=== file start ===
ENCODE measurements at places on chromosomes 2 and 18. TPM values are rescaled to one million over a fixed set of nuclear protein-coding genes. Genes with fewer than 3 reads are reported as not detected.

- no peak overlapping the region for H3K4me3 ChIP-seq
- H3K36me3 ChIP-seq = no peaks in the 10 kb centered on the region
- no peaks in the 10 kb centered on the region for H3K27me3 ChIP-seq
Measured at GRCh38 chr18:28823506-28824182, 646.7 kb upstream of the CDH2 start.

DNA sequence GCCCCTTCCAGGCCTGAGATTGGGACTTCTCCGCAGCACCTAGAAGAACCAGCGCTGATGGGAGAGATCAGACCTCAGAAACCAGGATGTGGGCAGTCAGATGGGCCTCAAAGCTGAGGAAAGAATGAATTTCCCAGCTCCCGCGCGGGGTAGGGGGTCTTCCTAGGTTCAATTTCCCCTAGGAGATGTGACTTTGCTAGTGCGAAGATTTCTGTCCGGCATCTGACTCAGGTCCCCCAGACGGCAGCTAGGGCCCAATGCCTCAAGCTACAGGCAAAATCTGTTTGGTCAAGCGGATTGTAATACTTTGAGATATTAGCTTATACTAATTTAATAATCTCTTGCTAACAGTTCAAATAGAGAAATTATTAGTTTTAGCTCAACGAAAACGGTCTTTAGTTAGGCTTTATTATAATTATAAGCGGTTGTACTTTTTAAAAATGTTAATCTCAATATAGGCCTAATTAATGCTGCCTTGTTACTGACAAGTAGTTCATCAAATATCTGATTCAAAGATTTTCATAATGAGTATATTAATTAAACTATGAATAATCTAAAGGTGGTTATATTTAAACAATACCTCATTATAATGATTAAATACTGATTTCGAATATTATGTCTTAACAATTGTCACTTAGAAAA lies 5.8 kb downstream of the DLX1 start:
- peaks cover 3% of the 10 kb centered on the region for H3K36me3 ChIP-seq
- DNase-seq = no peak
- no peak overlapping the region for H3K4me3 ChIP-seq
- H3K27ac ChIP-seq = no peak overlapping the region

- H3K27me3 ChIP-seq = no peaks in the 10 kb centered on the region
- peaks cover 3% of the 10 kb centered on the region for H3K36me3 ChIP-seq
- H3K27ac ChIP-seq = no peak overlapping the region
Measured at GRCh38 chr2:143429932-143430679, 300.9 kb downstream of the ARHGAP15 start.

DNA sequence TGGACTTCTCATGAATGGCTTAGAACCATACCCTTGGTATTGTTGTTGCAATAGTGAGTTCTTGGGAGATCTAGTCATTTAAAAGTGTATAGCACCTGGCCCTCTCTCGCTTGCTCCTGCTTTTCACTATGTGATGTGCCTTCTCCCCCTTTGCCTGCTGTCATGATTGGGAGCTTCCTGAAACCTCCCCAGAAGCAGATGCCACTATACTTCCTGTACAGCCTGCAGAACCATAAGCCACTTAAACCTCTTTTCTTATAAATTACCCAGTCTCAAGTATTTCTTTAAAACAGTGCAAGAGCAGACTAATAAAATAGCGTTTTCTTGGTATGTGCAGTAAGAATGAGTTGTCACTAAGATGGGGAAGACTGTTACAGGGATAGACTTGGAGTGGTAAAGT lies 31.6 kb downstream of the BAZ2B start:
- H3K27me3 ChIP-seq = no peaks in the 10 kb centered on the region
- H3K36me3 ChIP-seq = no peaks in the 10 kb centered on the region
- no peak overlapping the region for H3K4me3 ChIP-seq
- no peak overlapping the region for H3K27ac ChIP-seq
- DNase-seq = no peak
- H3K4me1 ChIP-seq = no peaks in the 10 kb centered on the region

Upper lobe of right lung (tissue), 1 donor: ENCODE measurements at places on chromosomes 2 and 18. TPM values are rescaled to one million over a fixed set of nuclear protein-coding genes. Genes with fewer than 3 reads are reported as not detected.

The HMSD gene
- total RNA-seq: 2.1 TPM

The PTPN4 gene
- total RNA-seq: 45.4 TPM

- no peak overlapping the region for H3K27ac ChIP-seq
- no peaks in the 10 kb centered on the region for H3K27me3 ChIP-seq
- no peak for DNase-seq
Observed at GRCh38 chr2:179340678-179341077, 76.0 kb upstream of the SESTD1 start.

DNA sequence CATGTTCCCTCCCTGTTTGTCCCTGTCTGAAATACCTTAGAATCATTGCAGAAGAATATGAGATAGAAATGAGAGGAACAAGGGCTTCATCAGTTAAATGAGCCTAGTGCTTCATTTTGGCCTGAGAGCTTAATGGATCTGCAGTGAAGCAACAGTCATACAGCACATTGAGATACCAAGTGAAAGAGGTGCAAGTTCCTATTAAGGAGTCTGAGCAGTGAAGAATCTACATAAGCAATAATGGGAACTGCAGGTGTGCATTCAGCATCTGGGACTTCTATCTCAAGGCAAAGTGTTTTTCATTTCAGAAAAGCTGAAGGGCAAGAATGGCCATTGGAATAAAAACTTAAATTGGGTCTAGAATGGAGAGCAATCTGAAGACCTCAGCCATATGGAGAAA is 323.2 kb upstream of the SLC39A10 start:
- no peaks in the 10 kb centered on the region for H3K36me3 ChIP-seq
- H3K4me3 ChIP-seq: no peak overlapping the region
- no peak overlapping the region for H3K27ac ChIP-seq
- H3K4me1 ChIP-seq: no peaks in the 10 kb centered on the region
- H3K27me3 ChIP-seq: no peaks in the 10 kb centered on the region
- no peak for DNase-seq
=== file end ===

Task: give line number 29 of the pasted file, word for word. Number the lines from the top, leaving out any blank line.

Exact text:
- no peak for DNase-seq